Parties at your house could get a little more interesting, and more focused on Chromecast soon, with Google announcing Guest Mode for Chromecast this week. Guest Mode allows visitors to your house to cast content to your TV, without first having to connect to your Wi-Fi network.

Guest Mode allows anyone with an Android device to cast to your TV as long as they’re in the same room as your Chromecast. But fear not, you won’t just start receiving random casts from unknown sources walking past, you’ll need to set it up first. You do need to be connected to the same WiFi network as your Chromecast in order to set up or manage guest mode settings. To enable Guest Mode, open the Chromecast app on your Android phone or tablet and select “Devices” in the navigation drawer. From there just simply select your Chromecast device, and enable “Guest mode” by turning the slider in settings to “on.”

Screen Shot 2014-12-12 at 7.13.20 am

Google have released a video which shows you how easy it is to set guest mode on your Chromecast which you can watch below:

The update is rolling out now to users and Google has reminded users to ensure they have updated their Chromecast app on their Android mobile or tablet device, which you can download from Google Play. Google have also launched a support page should you have any issues turning on guest mode which you can read here.

Guest mode will only be available to Android devices running Android 4.3 (JB MR2) or higher and the new Guest mode feature is not currently supported on iOS devices.

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Google Home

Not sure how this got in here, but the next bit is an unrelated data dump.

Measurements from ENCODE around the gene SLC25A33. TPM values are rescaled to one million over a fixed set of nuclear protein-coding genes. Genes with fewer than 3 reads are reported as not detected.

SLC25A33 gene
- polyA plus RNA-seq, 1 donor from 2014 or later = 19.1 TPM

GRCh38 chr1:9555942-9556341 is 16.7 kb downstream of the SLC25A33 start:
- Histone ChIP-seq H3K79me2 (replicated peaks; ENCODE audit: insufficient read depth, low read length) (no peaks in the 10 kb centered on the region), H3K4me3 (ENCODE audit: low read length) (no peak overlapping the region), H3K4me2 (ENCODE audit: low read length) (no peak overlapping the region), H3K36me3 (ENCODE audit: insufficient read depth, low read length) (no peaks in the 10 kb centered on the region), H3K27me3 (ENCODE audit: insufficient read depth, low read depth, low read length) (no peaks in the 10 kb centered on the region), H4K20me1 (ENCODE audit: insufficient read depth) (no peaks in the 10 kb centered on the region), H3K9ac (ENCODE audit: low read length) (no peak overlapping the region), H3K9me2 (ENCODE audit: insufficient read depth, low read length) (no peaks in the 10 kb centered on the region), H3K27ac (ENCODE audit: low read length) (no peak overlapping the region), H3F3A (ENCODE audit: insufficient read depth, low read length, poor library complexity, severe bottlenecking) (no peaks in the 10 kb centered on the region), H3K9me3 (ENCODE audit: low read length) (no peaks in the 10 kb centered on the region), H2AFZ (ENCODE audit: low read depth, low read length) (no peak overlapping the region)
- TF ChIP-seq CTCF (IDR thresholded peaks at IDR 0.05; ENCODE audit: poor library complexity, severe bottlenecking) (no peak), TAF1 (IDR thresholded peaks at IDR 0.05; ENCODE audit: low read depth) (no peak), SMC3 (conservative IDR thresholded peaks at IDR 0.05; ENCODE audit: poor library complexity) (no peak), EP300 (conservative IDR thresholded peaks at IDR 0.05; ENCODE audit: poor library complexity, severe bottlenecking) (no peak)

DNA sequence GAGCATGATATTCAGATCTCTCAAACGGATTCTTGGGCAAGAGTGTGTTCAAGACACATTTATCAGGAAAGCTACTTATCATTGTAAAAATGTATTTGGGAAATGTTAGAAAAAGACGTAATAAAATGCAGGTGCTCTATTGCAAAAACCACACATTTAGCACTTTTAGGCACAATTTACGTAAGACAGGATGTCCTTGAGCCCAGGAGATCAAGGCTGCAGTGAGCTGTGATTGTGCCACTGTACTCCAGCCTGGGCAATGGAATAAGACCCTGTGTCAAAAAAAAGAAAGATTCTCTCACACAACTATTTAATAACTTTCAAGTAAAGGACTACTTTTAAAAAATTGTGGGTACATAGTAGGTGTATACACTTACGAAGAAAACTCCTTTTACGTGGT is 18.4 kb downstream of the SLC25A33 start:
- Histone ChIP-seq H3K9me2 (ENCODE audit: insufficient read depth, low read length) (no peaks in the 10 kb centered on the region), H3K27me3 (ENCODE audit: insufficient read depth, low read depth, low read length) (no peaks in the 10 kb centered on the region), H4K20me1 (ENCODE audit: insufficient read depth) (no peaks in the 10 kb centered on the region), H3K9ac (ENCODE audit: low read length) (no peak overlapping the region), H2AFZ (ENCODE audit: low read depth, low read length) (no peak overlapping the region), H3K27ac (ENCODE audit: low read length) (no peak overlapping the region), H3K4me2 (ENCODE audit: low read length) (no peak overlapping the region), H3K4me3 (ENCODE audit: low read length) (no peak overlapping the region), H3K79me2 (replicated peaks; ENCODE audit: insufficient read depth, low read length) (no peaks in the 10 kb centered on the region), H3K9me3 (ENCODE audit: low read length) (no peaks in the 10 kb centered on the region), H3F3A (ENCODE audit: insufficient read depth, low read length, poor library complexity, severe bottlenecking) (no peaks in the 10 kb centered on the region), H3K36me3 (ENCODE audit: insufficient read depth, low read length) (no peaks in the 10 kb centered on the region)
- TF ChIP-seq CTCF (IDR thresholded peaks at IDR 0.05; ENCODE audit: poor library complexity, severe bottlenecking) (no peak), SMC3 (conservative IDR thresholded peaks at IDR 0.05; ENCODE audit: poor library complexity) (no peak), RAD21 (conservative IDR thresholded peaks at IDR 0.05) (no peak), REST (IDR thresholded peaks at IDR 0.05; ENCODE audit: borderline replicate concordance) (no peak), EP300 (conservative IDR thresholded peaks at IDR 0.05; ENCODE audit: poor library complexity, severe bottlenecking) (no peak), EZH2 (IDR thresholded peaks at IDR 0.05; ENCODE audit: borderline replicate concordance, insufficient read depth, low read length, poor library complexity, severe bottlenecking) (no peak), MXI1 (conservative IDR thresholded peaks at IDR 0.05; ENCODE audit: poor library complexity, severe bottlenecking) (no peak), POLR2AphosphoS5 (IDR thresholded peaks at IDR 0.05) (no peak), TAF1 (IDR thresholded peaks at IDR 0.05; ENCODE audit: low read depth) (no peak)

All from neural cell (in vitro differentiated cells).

Developer: Google LLC
Price: Free
Source: Chrome Blog.
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    (Logically) guest mode uses the guests mobile data to connect the Chromecast to the Internet… I was sitting on a different wifi to the Chromecast and gave guest mode a whirl… I was a bit surprised to see my mobile data being used up.


    From what I understand of how it works, that shouldn’t be happening. In Guest Mode, all the controlling app does is give a pointer to the Chromecast on what content to consume (e.g. a YouTube video, Play Music track etc). The Chromecast remains connected to its own WiFi access point and accesses this content directly; the controlling app / device should use very little data at all (beyond what it needs to access YouTube, show thumbnails, send instructions to the Chromecast, etc).


    I wonder how accurate the location lock needs to be? Could be interesting for apartment blocks.


    I think it uses ultra sonic frequencies from the speakers connected to the chromecast to ensure it connects to the right one